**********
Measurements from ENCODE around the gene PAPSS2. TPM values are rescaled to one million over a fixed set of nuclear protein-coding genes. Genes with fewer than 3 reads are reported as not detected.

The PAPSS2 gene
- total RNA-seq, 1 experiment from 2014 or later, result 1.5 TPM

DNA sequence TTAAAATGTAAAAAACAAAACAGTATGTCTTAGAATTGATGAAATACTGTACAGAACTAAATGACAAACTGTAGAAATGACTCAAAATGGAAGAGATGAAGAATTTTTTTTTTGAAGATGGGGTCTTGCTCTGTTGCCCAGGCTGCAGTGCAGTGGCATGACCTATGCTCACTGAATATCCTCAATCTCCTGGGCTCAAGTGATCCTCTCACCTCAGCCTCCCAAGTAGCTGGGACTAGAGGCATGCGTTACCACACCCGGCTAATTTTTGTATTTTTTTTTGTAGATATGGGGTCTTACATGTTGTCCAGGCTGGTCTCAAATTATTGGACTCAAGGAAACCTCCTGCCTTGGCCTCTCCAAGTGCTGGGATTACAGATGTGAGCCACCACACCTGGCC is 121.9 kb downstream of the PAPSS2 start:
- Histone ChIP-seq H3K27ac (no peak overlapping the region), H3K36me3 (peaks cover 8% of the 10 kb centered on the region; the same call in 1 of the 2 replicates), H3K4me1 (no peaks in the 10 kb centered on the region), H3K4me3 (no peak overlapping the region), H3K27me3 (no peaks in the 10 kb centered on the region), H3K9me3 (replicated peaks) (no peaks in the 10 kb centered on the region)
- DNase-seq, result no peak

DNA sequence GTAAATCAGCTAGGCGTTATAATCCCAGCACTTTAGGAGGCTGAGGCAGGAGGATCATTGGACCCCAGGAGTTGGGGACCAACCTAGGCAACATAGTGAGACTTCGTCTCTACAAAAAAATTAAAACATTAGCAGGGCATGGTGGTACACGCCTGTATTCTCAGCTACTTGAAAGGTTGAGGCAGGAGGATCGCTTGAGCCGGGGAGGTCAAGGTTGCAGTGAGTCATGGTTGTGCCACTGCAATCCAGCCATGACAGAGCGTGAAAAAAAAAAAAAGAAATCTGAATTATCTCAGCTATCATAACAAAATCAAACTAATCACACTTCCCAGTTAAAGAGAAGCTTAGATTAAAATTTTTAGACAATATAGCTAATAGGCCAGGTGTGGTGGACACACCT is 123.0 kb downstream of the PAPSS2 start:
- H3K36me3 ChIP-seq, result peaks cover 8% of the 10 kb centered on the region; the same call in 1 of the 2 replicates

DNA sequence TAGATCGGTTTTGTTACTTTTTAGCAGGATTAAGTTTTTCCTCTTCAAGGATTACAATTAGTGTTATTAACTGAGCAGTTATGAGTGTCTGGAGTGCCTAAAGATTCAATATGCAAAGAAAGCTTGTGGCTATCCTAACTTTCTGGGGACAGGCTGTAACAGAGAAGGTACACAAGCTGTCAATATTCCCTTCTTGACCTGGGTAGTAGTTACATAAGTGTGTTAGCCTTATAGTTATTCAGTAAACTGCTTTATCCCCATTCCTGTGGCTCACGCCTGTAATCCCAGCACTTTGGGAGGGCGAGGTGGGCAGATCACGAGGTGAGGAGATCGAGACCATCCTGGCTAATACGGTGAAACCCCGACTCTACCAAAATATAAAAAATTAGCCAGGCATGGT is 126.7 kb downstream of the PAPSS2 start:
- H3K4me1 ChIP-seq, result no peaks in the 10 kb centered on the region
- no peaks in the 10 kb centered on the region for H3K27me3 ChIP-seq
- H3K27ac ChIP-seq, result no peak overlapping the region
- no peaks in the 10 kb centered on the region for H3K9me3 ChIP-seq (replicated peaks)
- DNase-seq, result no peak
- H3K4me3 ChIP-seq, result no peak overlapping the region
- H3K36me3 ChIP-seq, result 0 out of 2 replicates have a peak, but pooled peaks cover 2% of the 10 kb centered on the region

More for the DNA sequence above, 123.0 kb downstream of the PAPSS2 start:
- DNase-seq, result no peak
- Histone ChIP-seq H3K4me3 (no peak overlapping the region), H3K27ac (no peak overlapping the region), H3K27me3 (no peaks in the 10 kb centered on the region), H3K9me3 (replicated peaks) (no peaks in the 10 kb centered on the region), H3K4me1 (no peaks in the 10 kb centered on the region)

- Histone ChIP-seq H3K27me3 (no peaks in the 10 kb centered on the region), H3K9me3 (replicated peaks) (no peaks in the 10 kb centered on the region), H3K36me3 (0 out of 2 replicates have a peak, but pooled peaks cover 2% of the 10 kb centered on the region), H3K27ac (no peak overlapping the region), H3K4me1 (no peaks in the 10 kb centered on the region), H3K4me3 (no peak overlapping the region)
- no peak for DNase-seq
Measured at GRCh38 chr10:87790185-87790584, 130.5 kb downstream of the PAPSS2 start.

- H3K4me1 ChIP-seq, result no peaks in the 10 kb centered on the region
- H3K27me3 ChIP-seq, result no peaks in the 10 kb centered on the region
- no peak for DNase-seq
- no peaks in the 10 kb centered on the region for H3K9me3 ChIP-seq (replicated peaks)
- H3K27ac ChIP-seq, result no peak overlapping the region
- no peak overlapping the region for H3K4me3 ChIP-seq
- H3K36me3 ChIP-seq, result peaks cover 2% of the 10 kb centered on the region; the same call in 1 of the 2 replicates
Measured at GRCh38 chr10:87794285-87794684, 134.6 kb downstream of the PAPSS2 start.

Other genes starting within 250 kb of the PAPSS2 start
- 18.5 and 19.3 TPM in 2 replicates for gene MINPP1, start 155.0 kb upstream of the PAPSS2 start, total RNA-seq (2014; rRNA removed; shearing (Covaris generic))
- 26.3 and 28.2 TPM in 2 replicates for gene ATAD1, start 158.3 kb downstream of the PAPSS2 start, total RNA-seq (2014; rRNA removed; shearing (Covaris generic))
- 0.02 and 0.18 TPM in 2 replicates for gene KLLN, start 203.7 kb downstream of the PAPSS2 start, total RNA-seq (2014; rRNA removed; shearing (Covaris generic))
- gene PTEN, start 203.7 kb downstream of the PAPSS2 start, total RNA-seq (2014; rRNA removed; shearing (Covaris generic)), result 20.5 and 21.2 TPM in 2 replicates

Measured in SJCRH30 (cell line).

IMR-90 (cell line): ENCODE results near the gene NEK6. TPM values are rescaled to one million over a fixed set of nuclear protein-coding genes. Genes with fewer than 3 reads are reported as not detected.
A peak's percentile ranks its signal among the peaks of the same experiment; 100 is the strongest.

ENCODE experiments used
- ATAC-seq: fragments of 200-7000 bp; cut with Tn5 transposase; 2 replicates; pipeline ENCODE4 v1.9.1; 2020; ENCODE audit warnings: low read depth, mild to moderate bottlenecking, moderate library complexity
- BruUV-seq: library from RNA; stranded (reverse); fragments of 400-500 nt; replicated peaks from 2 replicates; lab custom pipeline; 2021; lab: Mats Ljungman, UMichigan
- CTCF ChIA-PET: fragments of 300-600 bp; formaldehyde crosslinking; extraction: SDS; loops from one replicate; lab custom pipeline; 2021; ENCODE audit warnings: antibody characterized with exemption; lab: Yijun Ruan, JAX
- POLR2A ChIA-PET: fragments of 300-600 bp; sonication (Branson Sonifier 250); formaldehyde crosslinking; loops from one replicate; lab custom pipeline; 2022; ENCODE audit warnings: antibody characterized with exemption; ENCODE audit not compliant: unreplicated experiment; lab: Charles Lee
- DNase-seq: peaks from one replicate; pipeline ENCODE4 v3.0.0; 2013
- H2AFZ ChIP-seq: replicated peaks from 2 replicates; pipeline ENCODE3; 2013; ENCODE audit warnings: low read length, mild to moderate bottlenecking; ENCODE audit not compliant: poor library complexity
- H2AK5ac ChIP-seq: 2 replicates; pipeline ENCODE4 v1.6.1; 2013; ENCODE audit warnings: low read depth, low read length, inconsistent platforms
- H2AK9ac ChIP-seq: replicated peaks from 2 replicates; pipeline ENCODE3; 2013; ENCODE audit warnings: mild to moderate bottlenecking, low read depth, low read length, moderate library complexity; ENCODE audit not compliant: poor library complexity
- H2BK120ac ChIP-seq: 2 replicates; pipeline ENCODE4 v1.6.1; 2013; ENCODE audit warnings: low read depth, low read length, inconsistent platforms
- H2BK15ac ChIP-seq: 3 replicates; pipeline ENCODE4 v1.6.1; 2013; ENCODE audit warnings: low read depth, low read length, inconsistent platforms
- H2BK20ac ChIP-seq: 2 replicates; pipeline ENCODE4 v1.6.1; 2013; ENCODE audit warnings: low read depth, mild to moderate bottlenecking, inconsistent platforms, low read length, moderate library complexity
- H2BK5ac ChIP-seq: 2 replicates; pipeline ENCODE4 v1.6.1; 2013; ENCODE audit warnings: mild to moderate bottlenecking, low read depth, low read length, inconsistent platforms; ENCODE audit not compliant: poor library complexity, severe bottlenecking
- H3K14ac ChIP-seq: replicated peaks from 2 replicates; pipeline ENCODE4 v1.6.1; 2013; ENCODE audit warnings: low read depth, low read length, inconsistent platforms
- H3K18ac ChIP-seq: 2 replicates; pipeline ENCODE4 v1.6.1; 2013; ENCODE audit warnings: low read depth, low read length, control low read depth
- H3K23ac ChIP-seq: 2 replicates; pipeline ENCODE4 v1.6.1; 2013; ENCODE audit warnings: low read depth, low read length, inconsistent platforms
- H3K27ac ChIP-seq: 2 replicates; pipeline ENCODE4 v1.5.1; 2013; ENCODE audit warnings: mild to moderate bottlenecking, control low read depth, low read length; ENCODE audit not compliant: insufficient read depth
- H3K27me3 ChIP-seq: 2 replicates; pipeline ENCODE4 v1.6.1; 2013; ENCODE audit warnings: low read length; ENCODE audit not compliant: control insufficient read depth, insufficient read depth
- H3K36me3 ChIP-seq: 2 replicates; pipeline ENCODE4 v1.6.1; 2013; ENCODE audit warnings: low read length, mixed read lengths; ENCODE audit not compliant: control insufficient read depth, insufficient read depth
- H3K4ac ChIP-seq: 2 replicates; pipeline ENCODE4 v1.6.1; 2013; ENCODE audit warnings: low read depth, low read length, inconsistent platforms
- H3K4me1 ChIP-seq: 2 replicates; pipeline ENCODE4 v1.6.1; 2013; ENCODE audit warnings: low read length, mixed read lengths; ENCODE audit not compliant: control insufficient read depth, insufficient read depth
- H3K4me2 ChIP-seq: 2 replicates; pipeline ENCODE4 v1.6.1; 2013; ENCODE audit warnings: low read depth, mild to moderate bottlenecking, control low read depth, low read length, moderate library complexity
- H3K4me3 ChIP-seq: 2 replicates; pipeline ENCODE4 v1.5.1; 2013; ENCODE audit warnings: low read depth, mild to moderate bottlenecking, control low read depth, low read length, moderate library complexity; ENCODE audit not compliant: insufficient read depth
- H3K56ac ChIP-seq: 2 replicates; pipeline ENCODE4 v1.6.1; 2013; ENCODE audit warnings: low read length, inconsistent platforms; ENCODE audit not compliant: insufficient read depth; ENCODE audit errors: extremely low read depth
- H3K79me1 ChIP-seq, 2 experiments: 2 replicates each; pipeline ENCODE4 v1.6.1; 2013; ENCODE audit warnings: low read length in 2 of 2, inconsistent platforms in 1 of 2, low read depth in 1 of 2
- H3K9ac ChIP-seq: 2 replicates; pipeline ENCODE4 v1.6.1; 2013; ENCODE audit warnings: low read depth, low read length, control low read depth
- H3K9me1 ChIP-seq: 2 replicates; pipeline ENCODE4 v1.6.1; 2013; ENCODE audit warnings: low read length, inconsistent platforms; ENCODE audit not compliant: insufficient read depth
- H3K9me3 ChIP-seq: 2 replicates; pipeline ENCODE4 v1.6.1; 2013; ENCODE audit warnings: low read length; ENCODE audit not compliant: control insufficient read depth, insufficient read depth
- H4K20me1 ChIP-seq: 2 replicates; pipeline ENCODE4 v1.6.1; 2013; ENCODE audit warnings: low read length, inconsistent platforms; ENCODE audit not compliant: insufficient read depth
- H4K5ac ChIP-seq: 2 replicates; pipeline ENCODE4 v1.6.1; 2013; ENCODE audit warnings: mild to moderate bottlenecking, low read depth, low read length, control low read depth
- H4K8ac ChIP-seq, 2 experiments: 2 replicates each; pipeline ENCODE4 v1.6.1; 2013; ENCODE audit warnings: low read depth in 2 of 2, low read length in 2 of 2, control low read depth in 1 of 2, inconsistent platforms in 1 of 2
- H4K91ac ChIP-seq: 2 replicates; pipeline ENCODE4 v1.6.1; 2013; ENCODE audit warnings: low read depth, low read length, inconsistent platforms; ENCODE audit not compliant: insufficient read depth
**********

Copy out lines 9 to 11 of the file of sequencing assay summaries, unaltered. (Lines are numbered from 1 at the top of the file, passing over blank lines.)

DNA sequence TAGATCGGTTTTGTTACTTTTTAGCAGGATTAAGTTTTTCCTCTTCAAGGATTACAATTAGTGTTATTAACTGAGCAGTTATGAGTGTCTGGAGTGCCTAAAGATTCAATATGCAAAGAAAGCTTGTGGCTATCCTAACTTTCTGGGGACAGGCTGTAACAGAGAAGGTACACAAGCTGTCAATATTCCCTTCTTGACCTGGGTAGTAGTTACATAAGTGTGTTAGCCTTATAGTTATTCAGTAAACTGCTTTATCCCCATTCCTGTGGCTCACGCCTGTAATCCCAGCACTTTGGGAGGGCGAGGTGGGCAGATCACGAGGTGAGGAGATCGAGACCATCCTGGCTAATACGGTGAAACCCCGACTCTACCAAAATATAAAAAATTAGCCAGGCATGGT is 126.7 kb downstream of the PAPSS2 start:
- H3K4me1 ChIP-seq, result no peaks in the 10 kb centered on the region
- no peaks in the 10 kb centered on the region for H3K27me3 ChIP-seq